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Fishing Industry Spin on Maui Conservation

A series of full page advertisements in the Dominion Post by Seafood NZ is suggestive of an industry throwing its weight and money behind a ‘lip service’ campaign to reassure the public of a sustainable industry. Science Advisor for Our Seas Our Future, Veronica Rotman, provides some feedback to these Seafood NZ advertisements...

Claims that “most (dolphins) feed around river mouths in the protected area", and the existing sanctuary is the "heart of the Maui habitat" are vague and based on data deficient assumptions. Maui dolphin habitat zone is largely inaccessible, along a rough coastline where boat surveys are near impossible for most of the year. Research is limited to summer months, with year-round distribution not well understood.

It is documented that Maui aggregate inshore during these months, however acoustic surveys suggest that they travel offshore during the winter months. This is likely outside the current protection area and both better protection measures and improved understanding of distribution are required to improve their situation. In order to gain an accurate understanding of where they live, potential habitat should be surveyed year round to reveal any temporal changes in distribution. Modelling of Maui prey should also be prioritised as the dolphin range may be changing with food sources and environmental conditions.

We challenge Seafood NZ to support research efforts to improve understanding of distribution including the use of drones, artificial intelligence, thermal imaging and acoustic monitoring. This information must be continually updated to develop informed spatial management decisions and implement effective policy.

The New Zealand Marine Mammals Act (1978) clearly states that bycatch mortality must be managed to ensure that threatened species should achieve non-threatened status as soon as practicable, not exceeding a period of 20 years. This is not possible with existing protection measures (Manning & Grantz, 2017).

Although a small portion of their range is protected, there is still considerable overlap between Maui dolphin habitat and commercial set net and trawl fisheries. Considering their conservation status as ‘Nationally critical’ and depleted population of ~63 individuals, any preventable bycatch should be considered unsustainable.

Recommendations provided by the International Whaling Commission (IWC) encouraged full protection from set net and trawl commercial fishing for both Maui and Hector's dolphins in the entirety of their range out to the 100 metre depth contour. Slooten 2014 suggested that creating small specific areas of protection does not solve the problem but merely shifts it to another area that is still an integral part of the species habitat. Large-scale issues requires a large-scale solution, and that providing protection out to the 100 metre depth contour throughout the species range would provide the best chance of population recovery (Slooten et al. 2013).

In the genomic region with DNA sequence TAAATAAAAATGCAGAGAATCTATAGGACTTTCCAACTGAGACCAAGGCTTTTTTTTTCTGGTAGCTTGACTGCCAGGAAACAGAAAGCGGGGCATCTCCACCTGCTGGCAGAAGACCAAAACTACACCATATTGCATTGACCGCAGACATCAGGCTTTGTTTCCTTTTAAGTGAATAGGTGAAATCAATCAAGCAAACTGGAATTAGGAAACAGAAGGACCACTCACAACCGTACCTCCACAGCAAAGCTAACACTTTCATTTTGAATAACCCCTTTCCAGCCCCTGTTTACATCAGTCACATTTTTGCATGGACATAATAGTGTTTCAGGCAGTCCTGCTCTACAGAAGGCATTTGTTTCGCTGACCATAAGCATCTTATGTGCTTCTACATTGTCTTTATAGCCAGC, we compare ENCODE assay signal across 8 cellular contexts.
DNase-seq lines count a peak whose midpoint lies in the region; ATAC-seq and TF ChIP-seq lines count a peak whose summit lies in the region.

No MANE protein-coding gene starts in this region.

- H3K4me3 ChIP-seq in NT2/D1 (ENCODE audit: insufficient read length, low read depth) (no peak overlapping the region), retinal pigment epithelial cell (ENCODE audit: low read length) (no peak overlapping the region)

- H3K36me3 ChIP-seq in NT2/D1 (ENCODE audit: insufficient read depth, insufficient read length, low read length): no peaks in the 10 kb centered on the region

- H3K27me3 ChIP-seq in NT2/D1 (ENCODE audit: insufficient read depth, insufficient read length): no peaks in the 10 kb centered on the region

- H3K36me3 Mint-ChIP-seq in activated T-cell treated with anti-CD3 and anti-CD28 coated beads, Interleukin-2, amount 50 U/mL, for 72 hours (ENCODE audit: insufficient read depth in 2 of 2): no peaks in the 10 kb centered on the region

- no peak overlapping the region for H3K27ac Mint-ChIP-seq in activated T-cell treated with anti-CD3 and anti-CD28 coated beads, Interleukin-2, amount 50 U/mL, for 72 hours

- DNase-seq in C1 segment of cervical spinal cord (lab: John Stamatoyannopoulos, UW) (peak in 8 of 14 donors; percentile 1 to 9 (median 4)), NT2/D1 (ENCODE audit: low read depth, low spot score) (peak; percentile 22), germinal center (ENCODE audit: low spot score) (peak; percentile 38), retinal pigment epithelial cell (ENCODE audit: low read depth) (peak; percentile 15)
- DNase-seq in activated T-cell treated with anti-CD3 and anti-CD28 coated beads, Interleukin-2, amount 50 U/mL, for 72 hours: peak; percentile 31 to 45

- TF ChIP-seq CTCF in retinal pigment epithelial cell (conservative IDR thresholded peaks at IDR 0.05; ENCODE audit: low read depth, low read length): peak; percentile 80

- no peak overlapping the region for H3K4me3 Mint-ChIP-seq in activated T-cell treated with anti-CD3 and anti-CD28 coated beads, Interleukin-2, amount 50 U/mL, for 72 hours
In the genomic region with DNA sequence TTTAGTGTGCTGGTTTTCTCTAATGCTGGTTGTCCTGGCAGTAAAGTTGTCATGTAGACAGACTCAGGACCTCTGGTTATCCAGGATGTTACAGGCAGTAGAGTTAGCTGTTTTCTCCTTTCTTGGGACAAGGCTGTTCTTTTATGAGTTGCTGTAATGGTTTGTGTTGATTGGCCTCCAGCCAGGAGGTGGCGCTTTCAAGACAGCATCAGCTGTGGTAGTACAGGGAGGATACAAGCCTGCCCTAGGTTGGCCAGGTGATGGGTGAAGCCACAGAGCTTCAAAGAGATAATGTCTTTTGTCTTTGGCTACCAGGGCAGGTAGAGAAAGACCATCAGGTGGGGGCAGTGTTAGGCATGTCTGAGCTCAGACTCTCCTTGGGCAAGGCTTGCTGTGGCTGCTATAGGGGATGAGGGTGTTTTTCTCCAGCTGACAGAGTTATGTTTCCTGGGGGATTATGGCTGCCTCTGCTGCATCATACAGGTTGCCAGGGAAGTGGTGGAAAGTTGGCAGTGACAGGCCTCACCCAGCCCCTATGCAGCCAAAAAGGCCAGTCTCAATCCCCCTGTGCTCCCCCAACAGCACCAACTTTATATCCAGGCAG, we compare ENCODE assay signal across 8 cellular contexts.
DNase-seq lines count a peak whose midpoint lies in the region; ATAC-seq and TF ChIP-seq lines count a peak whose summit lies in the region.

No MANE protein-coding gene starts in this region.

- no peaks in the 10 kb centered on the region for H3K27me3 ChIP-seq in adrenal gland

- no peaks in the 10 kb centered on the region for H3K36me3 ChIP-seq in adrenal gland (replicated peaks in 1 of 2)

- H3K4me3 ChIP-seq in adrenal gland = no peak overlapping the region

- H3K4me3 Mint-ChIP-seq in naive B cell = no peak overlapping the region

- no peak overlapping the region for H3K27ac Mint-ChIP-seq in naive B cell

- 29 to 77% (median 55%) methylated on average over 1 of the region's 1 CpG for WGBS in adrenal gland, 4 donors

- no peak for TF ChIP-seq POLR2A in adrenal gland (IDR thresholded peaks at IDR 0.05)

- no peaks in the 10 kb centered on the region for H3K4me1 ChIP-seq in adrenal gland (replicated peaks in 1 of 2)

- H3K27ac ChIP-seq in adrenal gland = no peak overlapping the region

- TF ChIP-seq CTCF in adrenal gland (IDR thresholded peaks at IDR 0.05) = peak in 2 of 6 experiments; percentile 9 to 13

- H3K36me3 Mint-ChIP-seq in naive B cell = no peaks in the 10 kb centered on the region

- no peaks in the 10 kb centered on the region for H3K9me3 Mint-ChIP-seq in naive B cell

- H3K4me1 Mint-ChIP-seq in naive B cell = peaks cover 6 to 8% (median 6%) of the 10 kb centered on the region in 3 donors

Until definitive information on dolphin spatial distribution has been acquired, OSOF urges extended protection measures from human-caused threats such as set net and trawls in the species range. We recognise that bycatch is the most immediate and manageable threat to these dolphins, however acknowledge the need for urgent research into non-fisheries related threats to give these dolphins the best chance of survival.

One advertisement states that the "Last confirmed death of a Maui dolphin by commercial fishing happened 17 years ago". Bycatch data sourced from “Dragonfly Data Science” indicated zero observed bycatch associated with set net or trawl commercial fisheries between 2003 and 2017. This is likely due to the extremely low observer coverage on boats. Set net commercial fisheries on the West coast of the North Island had an average observer coverage of <1%, while trawls were between 4%-55.5% during this time period (Abraham & Thompson, 2011; Dragonfly, 2018). It is proposed that set nets attribute 84% of the fisheries risk to Maui dolphins, however trawls had far greater coverage of observers (DOC, 2019).

The Department Of Conservation’s Maui dolphin incident database conversely displays the death of a Maui dolphin in 2012 with cause of death on the 02/01/2012, clearly stating “known bycatch in commercial setnet” (DOC). This is well within the previous 17 year time period and was reported by a commercial fisherman. However, because the dolphin was not brought ashore, a necroscopy was not performed, and on their Facebook page Seafood NZ claim that the dolphin ‘was not identified as a Maui’.

The incident database states that it relies on reports from fishing vessels, as well as public sightings of dead dolphins, and is bias to areas with high visitor numbers. In many cases, dolphin carcasses in this database have been found decomposed beyond the possibility of a necroscopy, and cause of death has not been determined.